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I'm trying to get my Java installation to find alle the java commands without me cd into the java dirctory. Is there a way.. I think there is a file ...
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  1. #1
    Just Joined! feddersen's Avatar
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    Path variable file


    I'm trying to get my Java installation to find alle the java commands without me
    cd into the java dirctory. Is there a way.. I think there is a file that control this? Oh! If there is I need to know where it is.. exactly.. the file search just keep crashing..

  2. #2
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    Hi, all you have to do is this:

    PATH=$PATH:[java installation path]

    in your .bashrc or .bash_profile

    cheers

  3. #3
    Just Joined! feddersen's Avatar
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    Thanks
    you probably have an idee on where that file is located (mandrake)?

  4. #4
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    mmm dunno for sure, maybe try
    /usr/java/jdk1.5.0_01/bin/

    It really depends on where you have it installed, for example, some people install it at /opt rather than /usr

  5. #5
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    hey, that's a rather special nick you got there, darklordsatan.

  6. #6
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    Quote Originally Posted by hansjoakim
    hey, that's a rather special nick you got there, darklordsatan.
    hehe, yes I do sir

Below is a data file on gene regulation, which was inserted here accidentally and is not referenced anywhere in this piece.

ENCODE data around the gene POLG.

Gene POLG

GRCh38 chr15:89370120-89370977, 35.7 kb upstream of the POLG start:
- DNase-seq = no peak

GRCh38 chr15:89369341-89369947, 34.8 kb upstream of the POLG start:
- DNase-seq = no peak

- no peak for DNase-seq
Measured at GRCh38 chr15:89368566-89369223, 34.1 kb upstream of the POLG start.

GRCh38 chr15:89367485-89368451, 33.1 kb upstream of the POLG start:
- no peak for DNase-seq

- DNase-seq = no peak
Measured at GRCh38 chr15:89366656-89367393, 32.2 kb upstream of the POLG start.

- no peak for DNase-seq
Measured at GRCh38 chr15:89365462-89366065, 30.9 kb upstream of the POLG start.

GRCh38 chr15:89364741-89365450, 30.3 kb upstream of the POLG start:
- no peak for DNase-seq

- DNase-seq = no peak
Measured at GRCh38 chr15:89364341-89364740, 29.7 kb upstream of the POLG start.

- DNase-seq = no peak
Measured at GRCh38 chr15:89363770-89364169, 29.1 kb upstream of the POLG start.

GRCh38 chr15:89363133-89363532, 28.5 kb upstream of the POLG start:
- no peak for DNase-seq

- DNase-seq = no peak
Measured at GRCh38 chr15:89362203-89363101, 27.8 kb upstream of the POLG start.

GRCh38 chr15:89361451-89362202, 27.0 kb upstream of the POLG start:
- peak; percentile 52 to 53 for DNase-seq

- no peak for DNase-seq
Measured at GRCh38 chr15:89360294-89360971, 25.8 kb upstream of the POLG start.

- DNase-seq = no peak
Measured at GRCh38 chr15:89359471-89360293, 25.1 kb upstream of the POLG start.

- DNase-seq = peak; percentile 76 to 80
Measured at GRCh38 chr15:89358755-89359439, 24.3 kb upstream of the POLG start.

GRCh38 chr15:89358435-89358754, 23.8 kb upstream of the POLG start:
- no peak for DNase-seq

7. #7
    Linux Guru sdousley's Avatar
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    Quote Originally Posted by feddersen
    Thanks
    you probably have an idee on where that file is located (mandrake)?
    Code:
    find / -iname 'javac' | grep bin
    should find the javac executable for you, and will show u where it's located.
    "I am not an alcoholic, alcoholics go to meetings"
    Registered Linux user = #372327

  8. #8
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    This is an even easier (and faster) way:

    $ whereis -b javac

  9. #9
    Linux Guru sdousley's Avatar
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    Quote Originally Posted by darklordsatan
    This is an even easier (and faster) way:

    $ whereis -b javac
    So there is.... but i assume that requires u to have done a updatedb first. the same as slocate.

    And not just an updatedb, but do that AFTER installing java.
    "I am not an alcoholic, alcoholics go to meetings"
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  10. #10
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    Quote Originally Posted by sdousley
    Quote Originally Posted by darklordsatan
    This is an even easier (and faster) way:

    $ whereis -b javac
    So there is.... but i assume that requires u to have done a updatedb first. the same as slocate.

    And not just an updatedb, but do that AFTER installing java.
    Dunno for sure (yeah, my root skills suck). AFAIK, updatedb is used with locate, but whereis just searches into common paths or something like that
    Obviously, although faster, you cant deny the power of find, might be slower, but more robust

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